All photos by Kathryn McElroy
It's been quite a year for the MFA candidates in the School of Visual Arts' Products of Design program, not least because the first-year students are also the first ever students in the fledgling program. This past weekend, the first half of their graduate studies culminated with ALSO!, a winsome design intervention at WantedDesign, which the tight-knit cohort of 16 students realized in the three weeks leading up to NY Design Week. They'd originally developed the concept for Sinclair Smith's five-week Design Performance studio intensive, and the NYCxDesign festival (which wrapped up just two days ago) was a felicitous opportunity for them to put their studies into practice.Through a roving set of mobile interventions, visitors to the show participate in an unfolding narrative around celebration, sustainability, digital mediation, storytelling and scale, each expanding the conversation around design beyond form, function and materiality.
Broadly speaking, each of the six stations (two wearable, three carts and a single immobile station) offered a different perspective on not only the work on view at WantedDesign but also one's fellow attendees and the venue itself. From the uniforms—white short-sleeve button-down (with the logo emblazoned across the back), dark denim, white plimsols and orange socks—to the seamlessly constructed equipment, which remain as the tangible artifacts of the experience, the students crafted a thoughtfully executed body of work.
ALSO! invited us to take a step back and reflect on the conventional object-based mode of exhibition, transcending the constant deluge of visual stimuli by sublimating otherwise undifferentiated spectacle into interaction-centered experiences. It is precisely by mediating a visitor's experience of the show that these interventions elicit a more immediate, at times childlike sense of wonder about the world around us.
Although brief descriptions of each station are listed below, additional information is available here and here; insofar as the performative aspect is paramount, the actual interactions and much of the process are duly documented in a Tumblog.
"BOOM" explores the lens of NARRATIVE, and uses a "mock" boom mic and a set of backpack-mounted headphones. Here, visitors "listen in" on design objects, asking what the untold stories of artifacts might be. In other words, if a chair or a lamp could talk, what might it be saying?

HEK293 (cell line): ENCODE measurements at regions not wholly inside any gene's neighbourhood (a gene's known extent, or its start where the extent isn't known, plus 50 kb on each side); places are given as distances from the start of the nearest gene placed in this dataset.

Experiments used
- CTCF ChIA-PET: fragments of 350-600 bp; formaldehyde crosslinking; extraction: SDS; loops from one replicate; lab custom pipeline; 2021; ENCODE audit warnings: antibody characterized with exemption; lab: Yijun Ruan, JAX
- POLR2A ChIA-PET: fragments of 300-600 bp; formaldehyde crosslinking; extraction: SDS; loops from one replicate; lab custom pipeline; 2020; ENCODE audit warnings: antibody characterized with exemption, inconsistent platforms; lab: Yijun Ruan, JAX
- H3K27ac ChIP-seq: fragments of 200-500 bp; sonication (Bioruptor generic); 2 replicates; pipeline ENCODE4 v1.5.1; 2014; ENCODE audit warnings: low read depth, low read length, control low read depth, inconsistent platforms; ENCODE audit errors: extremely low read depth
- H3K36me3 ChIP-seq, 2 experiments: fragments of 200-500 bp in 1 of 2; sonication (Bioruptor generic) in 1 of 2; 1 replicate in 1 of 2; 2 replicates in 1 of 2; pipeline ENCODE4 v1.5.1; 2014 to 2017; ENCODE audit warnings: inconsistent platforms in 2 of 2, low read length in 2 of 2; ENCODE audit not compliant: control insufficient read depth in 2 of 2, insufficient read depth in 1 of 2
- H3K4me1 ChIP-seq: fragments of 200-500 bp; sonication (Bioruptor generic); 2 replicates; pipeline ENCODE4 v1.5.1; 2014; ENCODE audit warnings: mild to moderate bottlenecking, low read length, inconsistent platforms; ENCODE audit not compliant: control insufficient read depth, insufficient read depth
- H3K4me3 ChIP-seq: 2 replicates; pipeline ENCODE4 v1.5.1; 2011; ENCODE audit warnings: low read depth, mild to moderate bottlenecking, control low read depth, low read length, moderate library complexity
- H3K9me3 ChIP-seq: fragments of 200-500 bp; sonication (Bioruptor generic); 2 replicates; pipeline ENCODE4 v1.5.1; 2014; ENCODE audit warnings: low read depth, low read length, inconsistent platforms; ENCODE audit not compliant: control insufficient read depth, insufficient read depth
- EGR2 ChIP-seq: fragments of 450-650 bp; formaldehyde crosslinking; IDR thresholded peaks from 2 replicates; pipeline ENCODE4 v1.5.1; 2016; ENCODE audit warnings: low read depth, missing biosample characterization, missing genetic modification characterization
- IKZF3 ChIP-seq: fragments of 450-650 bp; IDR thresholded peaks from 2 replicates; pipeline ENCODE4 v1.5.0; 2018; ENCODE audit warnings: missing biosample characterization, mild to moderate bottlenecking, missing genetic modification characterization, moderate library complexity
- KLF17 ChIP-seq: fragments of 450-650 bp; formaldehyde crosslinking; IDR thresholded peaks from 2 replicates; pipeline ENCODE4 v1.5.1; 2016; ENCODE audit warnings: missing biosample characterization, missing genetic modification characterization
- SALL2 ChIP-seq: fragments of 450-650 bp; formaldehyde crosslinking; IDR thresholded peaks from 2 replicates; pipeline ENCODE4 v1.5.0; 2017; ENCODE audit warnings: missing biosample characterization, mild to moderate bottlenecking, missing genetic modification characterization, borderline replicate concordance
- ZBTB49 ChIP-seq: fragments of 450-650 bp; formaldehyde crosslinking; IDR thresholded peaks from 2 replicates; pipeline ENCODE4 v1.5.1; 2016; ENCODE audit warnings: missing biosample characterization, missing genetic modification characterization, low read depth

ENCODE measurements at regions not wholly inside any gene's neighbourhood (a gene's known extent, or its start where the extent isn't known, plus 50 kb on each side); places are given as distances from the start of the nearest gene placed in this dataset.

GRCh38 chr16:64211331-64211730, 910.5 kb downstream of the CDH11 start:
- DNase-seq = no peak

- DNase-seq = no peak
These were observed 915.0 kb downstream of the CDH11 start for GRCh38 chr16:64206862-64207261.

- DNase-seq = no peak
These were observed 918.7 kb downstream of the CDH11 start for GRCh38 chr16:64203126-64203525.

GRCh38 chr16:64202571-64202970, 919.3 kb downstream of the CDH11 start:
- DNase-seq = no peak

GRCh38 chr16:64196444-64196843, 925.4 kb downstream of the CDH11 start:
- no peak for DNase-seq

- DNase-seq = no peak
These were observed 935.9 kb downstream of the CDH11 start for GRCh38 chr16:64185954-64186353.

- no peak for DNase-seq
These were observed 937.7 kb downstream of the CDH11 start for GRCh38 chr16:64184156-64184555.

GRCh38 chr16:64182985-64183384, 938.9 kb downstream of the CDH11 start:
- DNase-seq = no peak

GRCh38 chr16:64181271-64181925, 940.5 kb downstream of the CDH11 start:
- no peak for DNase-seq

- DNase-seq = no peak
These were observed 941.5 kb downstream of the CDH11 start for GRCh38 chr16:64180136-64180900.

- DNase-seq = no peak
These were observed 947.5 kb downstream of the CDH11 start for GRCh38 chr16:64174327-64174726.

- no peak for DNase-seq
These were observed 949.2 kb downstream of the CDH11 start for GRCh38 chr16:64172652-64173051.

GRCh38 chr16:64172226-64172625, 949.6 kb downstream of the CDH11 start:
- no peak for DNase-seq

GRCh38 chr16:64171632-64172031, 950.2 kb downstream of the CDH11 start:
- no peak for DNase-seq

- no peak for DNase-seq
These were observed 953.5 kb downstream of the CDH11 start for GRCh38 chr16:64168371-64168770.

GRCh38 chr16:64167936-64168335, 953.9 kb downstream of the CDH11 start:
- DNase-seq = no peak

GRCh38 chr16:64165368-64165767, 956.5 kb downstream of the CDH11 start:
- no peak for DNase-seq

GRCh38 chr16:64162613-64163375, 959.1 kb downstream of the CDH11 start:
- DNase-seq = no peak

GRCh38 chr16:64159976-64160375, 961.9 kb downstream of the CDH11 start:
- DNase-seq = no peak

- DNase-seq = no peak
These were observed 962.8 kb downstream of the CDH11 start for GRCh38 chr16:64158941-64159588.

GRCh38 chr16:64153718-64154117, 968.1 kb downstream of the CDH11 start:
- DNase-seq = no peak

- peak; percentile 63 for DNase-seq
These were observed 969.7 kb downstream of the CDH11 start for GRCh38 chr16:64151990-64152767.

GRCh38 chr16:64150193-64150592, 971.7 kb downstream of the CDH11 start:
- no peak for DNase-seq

The boom mic is fake; I could see a future iteration in which the audio clip is correlates to sensory data such as color or texture. I felt that the audio clip—one of seven—could have been a little shorterI felt that the audio clip—one of seven—could have been a little shorter The handheld microscope offers 170× magnification
"TINY" explores the lens of UNSEEN DETAILS, and employs a hand-held digital microscope and display screen. Here, visitors are empowered to delve into the details that designers love and put so much heart and energy into, but in a massive exhibition like WantedDesign, often get overlooked.
"LIFT" explores the lens of DIGITAL MEDIATION, and uses a custom-design phone caddy, climbing rope, and pulley. Since people so often experience things through their phones, the students asked themselves the following question: "If we experience so many things through our digital devices, could we actually create an experience that only our device could have?"
L: "Lift"; R: "Here" "Here" was also an interesting exercise in exhibition design
"HERE" explores the lens of CONTEXT, employing the beloved ViewMaster as the looking device. In a design exhibition, so much design comes through the door—lots of it from across the globe—that it's easy to forget that there is wonderful design all around us, all the time. [In the weeks prior to the exhibition], students photographed beautiful and precious design details that would normally go un-noticed—materials, textures, old hardware, etc.—[that were inserted into] each of the ViewMasters, a unique set of images, along with some short snippets of historical info click by.
"Warp" was originally intended to view objects and signage, but users quickly took to looking at one another through the kaleidoscope
"WARP" explores the lens of ABSTRACTION, using a revolving kaleidoscope apparatus. Acknowledging that there is so much design to experience in a show like Wanted—that it's just such an overwhelming visual experience—the students wanted to create a lens to literally combine and abstract the show into something both beautiful and memorable.
"MASK" explores the lens of REPURPOSE and CELEBRATION, and uses a custom die-cutting apparatus. We know that lots of the materials that people collect at a design show often find their way into the waste bin, so students attempted to add value to these items by turning them into masks that people could celebrate with. Why masks? Well, the mask is another kind of lens, and though visitors come to a show to look at design, they also come to look at each other and collectively share an experience.
Many visitors flaunted the printed tape—which served as guerilla branding and collateral—at WantedDesign and beyond during design week.